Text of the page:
As we established in the last blog post, regular family meals can be vital to your child’s development, especially when we as parents have demanding schedules that might prevent us from connecting with our children the way we would like to. How do we make time for relaxed family dinners that give us a chance to talk and bond as a family? Here are five ideas for making it work:
1. Establish family meals as a consistent expectation in your home. Since family meals are a priority, handle them as just that. Explain to your kids that you plan to eat together at least three to five nights a week, and stick to the plan. Tell them that family dinner is important just as going to work or school is important, and cannot be skipped except for a very good reason. Let them know that family is so valuable that we have to carve out time to be a family. You can set an approximate meal time for them and expect all to come to the table when you call.
"...family dinner is important just as going to work or school is important..."
2. Get children involved in preparing for the meal. Whether your table settings are bare bones with paper plates, or you go all out with plates and glasses, show your kids what to do and have them get the table ready. They can also help with basic food preparation. Depending on their age, they can wash vegetables, cut up food, or fill up the sink with hot soapy water to expedite later dish washing. You might be surprised at how a little help cuts down on preparation time. Also, when the kids assist you, they are already spending time with you and appreciating what goes into preparing a meal. They will also be available and ready to sit down when it is time to eat.
3. Go for simple and convenient when needed. After a long day at work, especially if you are not yet in the habit of cooking much at home, the thought of preparing a complicated meal can be intimidating. Yet you can serve simple dinners that are still nutritious. The point is not five-star gourmet dinners, but the people with whom you are sharing the meal. Think variety and balance. Sure, go ahead and bake that supermarket pizza on Friday nights (paper plates and no clean-up). But Monday might be oven-cooked fish, steamed vegetables, and a healthy starch. Tuesday could be a store-bought roast chicken, baked potatoes, and salad. Chili and cornbread muffins can be a quick meal. You’ll discover shortcuts as you go. For example, at the grocery store you can find frozen steam-in-the bag vegetables, bagged salads, cornbread mixes, and other conveniences. (And you’ll still be spending only about a quarter of what it costs to eat out.) Find a few shortcuts to reduce cleanup, as well. Then, there might be certain days of the week when you have time for that spaghetti sauce made from scratch or the new recipe you want to try.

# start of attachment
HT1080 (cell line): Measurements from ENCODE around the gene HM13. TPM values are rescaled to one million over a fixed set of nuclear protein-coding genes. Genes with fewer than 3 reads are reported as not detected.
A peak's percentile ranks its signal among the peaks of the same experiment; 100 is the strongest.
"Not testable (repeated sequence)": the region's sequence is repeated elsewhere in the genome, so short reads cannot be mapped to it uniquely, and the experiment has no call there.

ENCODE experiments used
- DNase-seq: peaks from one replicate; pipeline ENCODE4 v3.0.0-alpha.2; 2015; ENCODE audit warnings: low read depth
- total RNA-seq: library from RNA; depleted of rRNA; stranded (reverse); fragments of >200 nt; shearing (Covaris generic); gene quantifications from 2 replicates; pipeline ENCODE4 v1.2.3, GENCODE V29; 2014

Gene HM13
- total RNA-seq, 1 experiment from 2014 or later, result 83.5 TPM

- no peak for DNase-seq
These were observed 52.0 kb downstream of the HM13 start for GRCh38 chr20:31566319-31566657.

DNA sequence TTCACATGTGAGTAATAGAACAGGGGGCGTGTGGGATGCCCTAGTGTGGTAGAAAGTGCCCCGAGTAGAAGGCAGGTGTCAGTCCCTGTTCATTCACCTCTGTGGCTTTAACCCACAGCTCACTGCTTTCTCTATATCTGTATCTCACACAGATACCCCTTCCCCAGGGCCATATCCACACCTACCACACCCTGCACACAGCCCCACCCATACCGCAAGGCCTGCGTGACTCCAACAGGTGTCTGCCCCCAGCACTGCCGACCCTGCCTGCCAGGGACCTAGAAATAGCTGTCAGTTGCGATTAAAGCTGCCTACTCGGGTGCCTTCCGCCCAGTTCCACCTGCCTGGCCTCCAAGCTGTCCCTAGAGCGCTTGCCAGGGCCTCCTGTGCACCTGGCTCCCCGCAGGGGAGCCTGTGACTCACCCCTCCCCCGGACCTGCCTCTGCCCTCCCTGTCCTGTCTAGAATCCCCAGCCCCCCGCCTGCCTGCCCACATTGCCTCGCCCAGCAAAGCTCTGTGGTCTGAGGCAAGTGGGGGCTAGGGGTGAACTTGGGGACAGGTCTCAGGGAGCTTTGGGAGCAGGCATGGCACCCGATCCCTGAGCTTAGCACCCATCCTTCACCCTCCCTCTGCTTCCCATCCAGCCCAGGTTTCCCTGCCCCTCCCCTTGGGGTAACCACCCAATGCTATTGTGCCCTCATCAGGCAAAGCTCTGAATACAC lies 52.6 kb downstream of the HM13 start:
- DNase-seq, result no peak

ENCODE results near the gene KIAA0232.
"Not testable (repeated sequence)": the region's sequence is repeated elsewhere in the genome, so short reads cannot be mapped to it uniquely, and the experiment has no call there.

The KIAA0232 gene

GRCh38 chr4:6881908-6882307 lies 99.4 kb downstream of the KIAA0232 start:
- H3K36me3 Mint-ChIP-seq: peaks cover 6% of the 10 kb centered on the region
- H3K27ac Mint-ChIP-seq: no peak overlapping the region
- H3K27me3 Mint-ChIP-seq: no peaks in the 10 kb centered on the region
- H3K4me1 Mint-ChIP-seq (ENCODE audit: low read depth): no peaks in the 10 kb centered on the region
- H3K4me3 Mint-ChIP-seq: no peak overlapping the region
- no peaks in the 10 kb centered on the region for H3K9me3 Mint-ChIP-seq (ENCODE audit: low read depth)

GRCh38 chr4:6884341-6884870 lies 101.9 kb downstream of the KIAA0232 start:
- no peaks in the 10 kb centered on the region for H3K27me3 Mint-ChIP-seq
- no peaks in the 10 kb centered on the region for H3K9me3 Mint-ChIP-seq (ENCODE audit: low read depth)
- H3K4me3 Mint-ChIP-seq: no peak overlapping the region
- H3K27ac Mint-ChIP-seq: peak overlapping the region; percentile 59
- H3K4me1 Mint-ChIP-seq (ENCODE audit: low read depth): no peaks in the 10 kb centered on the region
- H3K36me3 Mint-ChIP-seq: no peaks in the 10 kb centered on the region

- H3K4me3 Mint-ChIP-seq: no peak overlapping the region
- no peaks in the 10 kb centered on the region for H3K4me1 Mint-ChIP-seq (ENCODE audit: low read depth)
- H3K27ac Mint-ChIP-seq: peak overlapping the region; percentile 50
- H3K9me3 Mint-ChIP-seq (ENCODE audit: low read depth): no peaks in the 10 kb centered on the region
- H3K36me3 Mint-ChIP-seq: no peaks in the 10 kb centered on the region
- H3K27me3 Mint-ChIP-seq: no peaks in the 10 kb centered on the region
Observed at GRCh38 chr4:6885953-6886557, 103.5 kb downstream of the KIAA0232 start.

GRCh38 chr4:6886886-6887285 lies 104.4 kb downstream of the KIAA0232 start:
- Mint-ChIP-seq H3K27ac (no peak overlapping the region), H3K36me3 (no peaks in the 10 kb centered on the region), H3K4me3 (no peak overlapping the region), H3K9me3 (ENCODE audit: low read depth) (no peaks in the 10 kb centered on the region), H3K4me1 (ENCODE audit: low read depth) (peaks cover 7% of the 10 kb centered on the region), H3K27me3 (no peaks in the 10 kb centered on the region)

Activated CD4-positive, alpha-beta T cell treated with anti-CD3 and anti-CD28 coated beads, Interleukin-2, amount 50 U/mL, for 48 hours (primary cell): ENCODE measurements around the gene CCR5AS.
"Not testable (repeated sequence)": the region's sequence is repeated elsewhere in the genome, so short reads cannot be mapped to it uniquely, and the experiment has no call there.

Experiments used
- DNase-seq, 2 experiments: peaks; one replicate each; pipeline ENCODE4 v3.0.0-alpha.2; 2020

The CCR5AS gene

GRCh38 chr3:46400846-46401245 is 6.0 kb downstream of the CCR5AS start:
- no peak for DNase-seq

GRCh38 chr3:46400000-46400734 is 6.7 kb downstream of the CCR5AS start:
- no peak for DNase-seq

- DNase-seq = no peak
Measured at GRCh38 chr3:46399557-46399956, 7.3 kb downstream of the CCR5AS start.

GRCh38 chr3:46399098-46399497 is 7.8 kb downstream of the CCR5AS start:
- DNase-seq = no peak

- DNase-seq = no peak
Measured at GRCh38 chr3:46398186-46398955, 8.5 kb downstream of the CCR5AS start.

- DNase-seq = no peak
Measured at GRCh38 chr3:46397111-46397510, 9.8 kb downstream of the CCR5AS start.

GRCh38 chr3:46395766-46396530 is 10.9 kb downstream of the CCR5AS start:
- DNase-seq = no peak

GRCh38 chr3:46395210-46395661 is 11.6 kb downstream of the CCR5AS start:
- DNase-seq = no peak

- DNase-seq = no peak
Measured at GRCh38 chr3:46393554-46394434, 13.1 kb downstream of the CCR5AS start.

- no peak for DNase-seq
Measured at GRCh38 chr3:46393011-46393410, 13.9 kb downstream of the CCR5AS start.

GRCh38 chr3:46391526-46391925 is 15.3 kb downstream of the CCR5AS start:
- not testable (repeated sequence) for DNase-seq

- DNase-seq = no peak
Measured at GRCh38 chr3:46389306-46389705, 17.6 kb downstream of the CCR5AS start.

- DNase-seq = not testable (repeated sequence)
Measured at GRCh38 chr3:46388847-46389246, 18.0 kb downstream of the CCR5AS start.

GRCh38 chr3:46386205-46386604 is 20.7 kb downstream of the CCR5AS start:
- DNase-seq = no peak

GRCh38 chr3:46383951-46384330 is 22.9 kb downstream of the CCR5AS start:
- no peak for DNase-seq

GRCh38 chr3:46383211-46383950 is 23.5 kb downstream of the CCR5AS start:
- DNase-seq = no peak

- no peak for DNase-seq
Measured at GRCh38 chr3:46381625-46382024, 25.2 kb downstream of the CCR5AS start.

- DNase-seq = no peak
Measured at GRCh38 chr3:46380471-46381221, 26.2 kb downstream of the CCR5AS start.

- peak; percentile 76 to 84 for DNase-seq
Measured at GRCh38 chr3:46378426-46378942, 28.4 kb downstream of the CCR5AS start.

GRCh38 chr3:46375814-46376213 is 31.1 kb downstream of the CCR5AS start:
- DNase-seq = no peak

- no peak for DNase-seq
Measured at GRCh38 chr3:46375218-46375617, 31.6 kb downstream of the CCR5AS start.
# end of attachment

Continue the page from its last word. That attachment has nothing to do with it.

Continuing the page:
4. Make sure phones and other devices are deposited in rooms before dinner. This includes your phone, too. With a phone free meal, you’ll be able to focus on one another without distractions.
5. Develop some questions to get the conversation started. If family dinners are quiet at first, think about some interesting questions to ask. Once you’ve exhausted the “How was school today,” you can find some ways to dig further. If there was a field trip, ask them where they went. What was their favorite thing about the trip? What was something they learned? For a typical school day, you could ask them who they sit with at lunch. As an interested audience, you can ask what they like to talk about at lunch. Then there’s the classics: What’s your favorite class? Who is your favorite teacher? What do you like about this class/teacher? What are you learning in history class? A conversation about history class could segue to a discussion of some important issue. Also, be ready to share about your day, your life, and your favorite teachers.
What further suggestions do you have for establishing family dinners in your home? Please share. We’d love to hear what you do to preserve this important routine at your house.